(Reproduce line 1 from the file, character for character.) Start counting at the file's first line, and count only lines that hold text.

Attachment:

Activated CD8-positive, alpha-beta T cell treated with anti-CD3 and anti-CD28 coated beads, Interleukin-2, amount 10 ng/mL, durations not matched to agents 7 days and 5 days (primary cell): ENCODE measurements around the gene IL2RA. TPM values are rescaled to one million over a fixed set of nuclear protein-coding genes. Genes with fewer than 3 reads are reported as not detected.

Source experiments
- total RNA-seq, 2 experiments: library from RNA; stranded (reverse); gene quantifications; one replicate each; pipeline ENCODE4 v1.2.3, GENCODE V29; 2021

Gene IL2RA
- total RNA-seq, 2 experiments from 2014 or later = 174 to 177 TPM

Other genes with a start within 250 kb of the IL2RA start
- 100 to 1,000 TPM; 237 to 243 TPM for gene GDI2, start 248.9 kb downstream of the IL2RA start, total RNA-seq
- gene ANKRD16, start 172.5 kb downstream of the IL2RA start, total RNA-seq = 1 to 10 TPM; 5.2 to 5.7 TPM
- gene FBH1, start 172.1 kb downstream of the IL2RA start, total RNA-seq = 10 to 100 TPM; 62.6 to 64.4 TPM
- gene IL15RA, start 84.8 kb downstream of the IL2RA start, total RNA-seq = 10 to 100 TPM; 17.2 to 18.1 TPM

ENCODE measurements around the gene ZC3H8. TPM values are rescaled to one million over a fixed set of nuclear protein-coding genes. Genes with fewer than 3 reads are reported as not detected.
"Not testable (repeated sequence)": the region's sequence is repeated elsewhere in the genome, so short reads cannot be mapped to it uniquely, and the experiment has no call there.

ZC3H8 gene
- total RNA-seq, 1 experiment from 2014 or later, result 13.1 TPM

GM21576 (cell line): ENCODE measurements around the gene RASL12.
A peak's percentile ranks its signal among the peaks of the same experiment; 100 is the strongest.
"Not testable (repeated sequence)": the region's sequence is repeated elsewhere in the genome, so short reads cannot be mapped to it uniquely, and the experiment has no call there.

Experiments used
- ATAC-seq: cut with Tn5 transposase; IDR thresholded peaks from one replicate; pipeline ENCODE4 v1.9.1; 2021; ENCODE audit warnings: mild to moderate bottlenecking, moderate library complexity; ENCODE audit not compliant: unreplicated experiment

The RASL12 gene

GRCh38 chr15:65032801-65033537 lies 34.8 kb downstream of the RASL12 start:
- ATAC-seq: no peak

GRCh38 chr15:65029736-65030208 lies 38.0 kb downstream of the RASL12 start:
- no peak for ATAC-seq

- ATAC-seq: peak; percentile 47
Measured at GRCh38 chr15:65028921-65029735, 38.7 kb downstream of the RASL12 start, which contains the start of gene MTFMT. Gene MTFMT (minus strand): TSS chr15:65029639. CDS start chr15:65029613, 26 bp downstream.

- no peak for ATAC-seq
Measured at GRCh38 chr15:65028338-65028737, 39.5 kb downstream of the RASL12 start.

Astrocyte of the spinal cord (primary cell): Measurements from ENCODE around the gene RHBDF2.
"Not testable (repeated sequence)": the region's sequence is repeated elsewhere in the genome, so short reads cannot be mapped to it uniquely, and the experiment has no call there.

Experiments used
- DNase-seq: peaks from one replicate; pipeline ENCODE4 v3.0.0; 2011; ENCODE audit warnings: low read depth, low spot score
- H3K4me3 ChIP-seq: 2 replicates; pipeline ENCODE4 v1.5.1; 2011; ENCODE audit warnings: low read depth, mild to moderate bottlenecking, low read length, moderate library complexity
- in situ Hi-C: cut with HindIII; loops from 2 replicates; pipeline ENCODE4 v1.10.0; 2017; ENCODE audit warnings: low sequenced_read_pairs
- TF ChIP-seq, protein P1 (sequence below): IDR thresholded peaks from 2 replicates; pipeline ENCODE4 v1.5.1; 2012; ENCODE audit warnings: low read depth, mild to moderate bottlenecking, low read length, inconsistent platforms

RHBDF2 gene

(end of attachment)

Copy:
Activated CD8-positive, alpha-beta T cell treated with anti-CD3 and anti-CD28 coated beads, Interleukin-2, amount 10 ng/mL, durations not matched to agents 7 days and 5 days (primary cell): ENCODE measurements around the gene IL2RA. TPM values are rescaled to one million over a fixed set of nuclear protein-coding genes. Genes with fewer than 3 reads are reported as not detected.